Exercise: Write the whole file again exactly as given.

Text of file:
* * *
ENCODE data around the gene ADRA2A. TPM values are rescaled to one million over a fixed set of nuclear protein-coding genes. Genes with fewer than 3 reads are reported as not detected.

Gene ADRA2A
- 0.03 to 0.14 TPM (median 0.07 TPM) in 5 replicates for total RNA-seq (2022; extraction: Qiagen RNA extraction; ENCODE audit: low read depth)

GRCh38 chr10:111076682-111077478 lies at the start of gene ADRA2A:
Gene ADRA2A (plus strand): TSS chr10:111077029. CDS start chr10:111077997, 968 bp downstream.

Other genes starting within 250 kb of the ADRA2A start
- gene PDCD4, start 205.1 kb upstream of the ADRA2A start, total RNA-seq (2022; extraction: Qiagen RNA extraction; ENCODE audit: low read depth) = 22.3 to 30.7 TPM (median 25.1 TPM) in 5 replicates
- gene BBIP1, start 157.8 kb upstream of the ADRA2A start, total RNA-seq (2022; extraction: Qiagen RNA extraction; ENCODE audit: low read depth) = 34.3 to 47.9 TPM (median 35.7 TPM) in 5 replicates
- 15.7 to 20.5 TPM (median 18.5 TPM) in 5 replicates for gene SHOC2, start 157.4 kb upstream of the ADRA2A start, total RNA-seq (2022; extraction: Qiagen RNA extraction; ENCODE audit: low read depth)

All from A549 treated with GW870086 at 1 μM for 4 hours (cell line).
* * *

ENCODE data around the gene ADRA2A. TPM values are rescaled to one million over a fixed set of nuclear protein-coding genes. Genes with fewer than 3 reads are reported as not detected.

Gene ADRA2A
- 0.03 to 0.14 TPM (median 0.07 TPM) in 5 replicates for total RNA-seq (2022; extraction: Qiagen RNA extraction; ENCODE audit: low read depth)

GRCh38 chr10:111076682-111077478 lies at the start of gene ADRA2A:
Gene ADRA2A (plus strand): TSS chr10:111077029. CDS start chr10:111077997, 968 bp downstream.

Other genes starting within 250 kb of the ADRA2A start
- gene PDCD4, start 205.1 kb upstream of the ADRA2A start, total RNA-seq (2022; extraction: Qiagen RNA extraction; ENCODE audit: low read depth) = 22.3 to 30.7 TPM (median 25.1 TPM) in 5 replicates
- gene BBIP1, start 157.8 kb upstream of the ADRA2A start, total RNA-seq (2022; extraction: Qiagen RNA extraction; ENCODE audit: low read depth) = 34.3 to 47.9 TPM (median 35.7 TPM) in 5 replicates
- 15.7 to 20.5 TPM (median 18.5 TPM) in 5 replicates for gene SHOC2, start 157.4 kb upstream of the ADRA2A start, total RNA-seq (2022; extraction: Qiagen RNA extraction; ENCODE audit: low read depth)

All from A549 treated with GW870086 at 1 μM for 4 hours (cell line).